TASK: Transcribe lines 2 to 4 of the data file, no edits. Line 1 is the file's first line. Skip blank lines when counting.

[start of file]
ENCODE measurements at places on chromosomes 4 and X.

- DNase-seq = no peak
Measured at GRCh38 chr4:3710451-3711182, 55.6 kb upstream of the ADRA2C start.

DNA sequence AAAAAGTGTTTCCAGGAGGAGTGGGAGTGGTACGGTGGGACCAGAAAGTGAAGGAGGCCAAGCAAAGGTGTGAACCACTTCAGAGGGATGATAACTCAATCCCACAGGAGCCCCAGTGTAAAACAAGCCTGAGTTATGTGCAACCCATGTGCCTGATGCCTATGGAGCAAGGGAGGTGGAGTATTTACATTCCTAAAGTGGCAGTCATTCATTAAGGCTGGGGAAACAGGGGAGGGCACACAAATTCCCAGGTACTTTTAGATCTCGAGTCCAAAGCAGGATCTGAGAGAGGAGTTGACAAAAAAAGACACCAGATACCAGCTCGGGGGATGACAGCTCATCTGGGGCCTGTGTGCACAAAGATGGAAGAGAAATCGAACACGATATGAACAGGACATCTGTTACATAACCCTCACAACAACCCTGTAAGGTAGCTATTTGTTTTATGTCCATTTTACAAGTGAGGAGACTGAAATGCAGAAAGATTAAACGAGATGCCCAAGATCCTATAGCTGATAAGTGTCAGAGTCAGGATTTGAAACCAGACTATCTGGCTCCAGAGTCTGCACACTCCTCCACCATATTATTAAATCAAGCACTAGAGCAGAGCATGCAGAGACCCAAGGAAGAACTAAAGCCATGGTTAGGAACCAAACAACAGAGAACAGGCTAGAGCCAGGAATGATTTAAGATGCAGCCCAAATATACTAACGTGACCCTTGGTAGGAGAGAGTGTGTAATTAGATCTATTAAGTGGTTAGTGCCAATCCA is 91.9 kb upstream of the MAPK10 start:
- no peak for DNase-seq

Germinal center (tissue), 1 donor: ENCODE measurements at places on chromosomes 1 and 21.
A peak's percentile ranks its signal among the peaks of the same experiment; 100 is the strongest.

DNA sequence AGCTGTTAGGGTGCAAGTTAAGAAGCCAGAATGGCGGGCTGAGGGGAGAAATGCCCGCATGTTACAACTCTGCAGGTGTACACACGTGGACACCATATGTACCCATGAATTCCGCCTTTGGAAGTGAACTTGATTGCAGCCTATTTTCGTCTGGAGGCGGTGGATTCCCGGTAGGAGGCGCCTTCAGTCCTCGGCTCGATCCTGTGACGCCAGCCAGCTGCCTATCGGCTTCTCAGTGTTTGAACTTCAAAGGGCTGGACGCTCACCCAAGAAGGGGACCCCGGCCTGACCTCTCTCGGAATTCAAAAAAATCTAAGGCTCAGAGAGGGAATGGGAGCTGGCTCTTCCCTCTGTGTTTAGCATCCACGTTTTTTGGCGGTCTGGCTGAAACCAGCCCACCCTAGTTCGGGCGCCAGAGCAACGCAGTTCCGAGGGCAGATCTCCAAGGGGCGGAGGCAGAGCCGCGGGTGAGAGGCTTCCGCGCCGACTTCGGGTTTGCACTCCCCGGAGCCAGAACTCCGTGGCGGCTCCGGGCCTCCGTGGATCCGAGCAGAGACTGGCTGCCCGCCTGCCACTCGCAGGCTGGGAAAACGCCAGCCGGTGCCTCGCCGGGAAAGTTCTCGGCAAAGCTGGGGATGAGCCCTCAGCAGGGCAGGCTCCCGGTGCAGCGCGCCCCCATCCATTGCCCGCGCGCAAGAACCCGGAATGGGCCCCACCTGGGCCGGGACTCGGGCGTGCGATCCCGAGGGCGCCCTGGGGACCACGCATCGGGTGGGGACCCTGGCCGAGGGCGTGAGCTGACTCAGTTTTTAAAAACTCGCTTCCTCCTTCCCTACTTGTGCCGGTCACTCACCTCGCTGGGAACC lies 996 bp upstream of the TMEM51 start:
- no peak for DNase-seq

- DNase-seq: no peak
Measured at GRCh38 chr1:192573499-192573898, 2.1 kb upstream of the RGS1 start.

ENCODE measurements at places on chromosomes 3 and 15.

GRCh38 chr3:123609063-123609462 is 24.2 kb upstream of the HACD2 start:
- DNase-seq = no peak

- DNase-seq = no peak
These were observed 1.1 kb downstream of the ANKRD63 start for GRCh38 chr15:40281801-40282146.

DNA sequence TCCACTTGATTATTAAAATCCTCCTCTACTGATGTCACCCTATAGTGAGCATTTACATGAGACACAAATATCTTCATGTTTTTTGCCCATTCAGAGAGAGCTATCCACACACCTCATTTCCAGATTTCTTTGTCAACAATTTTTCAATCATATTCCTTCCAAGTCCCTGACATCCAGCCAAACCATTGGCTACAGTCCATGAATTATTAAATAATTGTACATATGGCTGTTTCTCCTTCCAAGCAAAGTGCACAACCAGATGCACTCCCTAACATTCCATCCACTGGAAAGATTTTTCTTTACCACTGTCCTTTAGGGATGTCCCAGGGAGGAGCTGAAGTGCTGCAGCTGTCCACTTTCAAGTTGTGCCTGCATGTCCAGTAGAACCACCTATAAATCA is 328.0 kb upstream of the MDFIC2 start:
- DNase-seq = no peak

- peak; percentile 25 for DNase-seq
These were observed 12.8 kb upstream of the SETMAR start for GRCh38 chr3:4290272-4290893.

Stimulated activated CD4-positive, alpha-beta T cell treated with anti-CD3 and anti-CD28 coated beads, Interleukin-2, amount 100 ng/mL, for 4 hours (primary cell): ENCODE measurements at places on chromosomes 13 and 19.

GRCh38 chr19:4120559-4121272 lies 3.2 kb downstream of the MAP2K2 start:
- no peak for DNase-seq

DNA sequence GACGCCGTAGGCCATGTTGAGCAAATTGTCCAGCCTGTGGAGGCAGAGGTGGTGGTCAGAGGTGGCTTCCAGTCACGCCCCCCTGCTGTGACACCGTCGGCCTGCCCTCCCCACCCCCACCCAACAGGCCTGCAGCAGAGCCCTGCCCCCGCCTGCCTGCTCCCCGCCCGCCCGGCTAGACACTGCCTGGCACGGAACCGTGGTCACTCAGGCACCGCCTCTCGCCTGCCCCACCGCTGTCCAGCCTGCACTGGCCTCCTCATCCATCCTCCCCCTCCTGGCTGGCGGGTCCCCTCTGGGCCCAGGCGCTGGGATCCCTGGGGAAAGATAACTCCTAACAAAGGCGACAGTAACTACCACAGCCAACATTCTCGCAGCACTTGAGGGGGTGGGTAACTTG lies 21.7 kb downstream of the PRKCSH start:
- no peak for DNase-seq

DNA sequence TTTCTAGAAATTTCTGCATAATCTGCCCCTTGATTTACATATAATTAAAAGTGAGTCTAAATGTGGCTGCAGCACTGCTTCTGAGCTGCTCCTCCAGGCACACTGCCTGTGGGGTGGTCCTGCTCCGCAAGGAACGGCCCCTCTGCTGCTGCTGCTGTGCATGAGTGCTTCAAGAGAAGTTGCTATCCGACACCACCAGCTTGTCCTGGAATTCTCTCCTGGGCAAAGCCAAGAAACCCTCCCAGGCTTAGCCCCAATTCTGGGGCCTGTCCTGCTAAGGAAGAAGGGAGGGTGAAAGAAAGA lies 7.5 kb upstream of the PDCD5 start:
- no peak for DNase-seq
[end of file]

- DNase-seq = no peak
Measured at GRCh38 chr4:3710451-3711182, 55.6 kb upstream of the ADRA2C start.

DNA sequence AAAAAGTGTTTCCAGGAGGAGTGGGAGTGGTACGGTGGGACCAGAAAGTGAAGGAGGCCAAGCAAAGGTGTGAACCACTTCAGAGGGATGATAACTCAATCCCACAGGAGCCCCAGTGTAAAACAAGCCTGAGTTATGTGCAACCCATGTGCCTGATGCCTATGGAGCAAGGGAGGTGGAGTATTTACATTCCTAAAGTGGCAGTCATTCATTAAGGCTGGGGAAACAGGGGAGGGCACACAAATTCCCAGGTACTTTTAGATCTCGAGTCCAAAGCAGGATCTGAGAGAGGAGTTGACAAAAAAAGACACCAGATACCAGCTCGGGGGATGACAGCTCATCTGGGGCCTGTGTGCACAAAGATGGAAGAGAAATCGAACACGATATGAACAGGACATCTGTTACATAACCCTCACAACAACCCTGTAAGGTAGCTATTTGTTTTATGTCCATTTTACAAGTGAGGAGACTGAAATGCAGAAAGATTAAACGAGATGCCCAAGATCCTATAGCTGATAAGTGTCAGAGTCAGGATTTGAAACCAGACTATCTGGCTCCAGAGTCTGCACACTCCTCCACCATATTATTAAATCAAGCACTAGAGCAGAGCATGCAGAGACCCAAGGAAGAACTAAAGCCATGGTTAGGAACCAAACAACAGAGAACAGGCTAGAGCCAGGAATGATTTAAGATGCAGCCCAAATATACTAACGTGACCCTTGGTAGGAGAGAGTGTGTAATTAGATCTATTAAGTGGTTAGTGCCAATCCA is 91.9 kb upstream of the MAPK10 start: